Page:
Whether you call it a rainy-day fund, an emergency fund or a cash cushion, making plans to have significant cash available when bad things happen is fundamental to financial planning.
But what exactly constitutes an emergency fund? The most conservative definition — and most repeated advice — is cash equal to three to six months of living expenses sitting in a safe account earning minuscule interest.
Today, fewer than four in 10 Americans have an emergency savings account of at least three months of living expenses, according to a June survey by Bankrate.com. But those who have a cushion account take it seriously. They keep an average of $21,938 socked away.
So while it's true that cash is king for the safest emergency fund, some unconventional alternatives are available to the huge stash of cash. You'll have to decide what's right for you:
- Save for bare-bones expenses. During a crisis, such as a job loss, spending should drop dramatically. The focus should be on such expenses as food, mortgage or rent payments, car payment and utilities. So using the rule of thumb, you actually need access to three to six months of spending on necessities, which is likely to be far less than monthly spending during flush times.
- Start small. If you have high-interest debt, especially credit card debt, building a huge cash emergency fund is not a good idea. Paying off that debt is a higher priority. But it might be helpful to have a minireserve of cash to avoid adding more charges to the credit card. One idea is to save $1,000, or one month's worth of necessary living expenses, whichever is larger. Then attack and eliminate the high-interest debt before beefing up a cash emergency fund.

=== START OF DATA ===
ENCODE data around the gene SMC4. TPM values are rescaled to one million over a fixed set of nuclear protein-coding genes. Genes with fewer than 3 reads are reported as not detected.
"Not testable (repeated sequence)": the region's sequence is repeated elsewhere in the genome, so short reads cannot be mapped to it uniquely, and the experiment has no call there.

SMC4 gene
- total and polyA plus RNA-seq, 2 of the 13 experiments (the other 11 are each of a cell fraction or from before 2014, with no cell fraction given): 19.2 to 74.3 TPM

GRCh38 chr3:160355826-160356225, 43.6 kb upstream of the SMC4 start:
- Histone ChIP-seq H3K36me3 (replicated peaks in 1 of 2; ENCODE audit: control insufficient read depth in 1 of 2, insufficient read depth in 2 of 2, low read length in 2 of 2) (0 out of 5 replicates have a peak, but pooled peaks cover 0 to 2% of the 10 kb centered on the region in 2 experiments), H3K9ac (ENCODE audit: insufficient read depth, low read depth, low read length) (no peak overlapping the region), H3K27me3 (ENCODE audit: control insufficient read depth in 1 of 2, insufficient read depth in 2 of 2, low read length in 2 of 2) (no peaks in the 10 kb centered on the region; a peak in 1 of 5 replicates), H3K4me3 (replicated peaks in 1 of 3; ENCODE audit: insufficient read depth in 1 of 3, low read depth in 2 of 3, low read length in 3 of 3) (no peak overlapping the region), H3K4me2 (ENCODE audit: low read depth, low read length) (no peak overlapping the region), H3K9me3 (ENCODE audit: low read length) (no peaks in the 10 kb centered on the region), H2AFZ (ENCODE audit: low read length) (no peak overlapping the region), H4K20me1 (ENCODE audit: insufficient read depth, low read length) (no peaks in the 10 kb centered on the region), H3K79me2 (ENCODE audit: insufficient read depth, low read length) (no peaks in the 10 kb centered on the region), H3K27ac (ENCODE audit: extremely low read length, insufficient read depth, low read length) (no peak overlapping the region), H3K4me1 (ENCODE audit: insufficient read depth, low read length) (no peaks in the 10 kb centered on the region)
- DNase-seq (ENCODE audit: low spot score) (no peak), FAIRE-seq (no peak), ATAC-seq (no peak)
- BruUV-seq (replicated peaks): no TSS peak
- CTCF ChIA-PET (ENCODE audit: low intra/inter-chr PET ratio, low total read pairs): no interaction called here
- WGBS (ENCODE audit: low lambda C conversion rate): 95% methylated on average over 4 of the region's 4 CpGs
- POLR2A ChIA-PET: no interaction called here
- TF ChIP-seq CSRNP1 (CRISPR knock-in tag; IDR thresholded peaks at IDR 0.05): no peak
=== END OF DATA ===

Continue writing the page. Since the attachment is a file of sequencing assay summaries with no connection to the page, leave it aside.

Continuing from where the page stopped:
- Consider the two-income safety net. Two-income families have less of a need for a large emergency fund, especially if both earners make about the same amount of money. That's because a job loss, among the most serious of emergencies, doesn't wipe out the entire household income. A one-income family needs a larger contingency fund.
- Raise your credit card limits. Using high-interest credit cards is a very common but lousy way to address a financial emergency. If you're responsible with credit cards and rarely carry a balance, however, it couldn't hurt to ask your card company to raise your limits if you do it right. You must ask them to raise your maximum charge limit ''without pulling my credit report.'' That way, the request will not damage your credit rating. In fact, it could help if you're successful, because part of the credit score is based on the amount of used credit compared with the amount of available credit. A second advantage is the higher limit gives you a source of cash during a temporary cash-flow jam.